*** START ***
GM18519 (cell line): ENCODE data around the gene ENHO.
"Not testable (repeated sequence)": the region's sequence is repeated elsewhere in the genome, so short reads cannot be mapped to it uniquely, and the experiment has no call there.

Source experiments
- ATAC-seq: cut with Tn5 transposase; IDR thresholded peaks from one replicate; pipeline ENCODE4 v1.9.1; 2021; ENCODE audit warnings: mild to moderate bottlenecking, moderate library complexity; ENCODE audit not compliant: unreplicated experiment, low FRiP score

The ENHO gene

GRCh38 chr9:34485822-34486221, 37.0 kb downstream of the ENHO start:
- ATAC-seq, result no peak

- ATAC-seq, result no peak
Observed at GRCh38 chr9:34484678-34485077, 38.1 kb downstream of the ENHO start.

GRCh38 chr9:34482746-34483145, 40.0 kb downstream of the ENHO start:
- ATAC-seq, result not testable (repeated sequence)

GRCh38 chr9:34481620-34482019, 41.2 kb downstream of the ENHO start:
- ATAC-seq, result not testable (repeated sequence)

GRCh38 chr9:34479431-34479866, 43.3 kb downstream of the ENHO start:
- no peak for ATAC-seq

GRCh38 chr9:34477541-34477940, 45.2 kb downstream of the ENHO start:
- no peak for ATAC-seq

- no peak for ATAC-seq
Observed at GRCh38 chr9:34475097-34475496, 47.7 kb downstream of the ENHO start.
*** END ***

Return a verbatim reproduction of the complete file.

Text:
GM18519 (cell line): ENCODE data around the gene ENHO.
"Not testable (repeated sequence)": the region's sequence is repeated elsewhere in the genome, so short reads cannot be mapped to it uniquely, and the experiment has no call there.

Source experiments
- ATAC-seq: cut with Tn5 transposase; IDR thresholded peaks from one replicate; pipeline ENCODE4 v1.9.1; 2021; ENCODE audit warnings: mild to moderate bottlenecking, moderate library complexity; ENCODE audit not compliant: unreplicated experiment, low FRiP score

The ENHO gene

GRCh38 chr9:34485822-34486221, 37.0 kb downstream of the ENHO start:
- ATAC-seq, result no peak

- ATAC-seq, result no peak
Observed at GRCh38 chr9:34484678-34485077, 38.1 kb downstream of the ENHO start.

GRCh38 chr9:34482746-34483145, 40.0 kb downstream of the ENHO start:
- ATAC-seq, result not testable (repeated sequence)

GRCh38 chr9:34481620-34482019, 41.2 kb downstream of the ENHO start:
- ATAC-seq, result not testable (repeated sequence)

GRCh38 chr9:34479431-34479866, 43.3 kb downstream of the ENHO start:
- no peak for ATAC-seq

GRCh38 chr9:34477541-34477940, 45.2 kb downstream of the ENHO start:
- no peak for ATAC-seq

- no peak for ATAC-seq
Observed at GRCh38 chr9:34475097-34475496, 47.7 kb downstream of the ENHO start.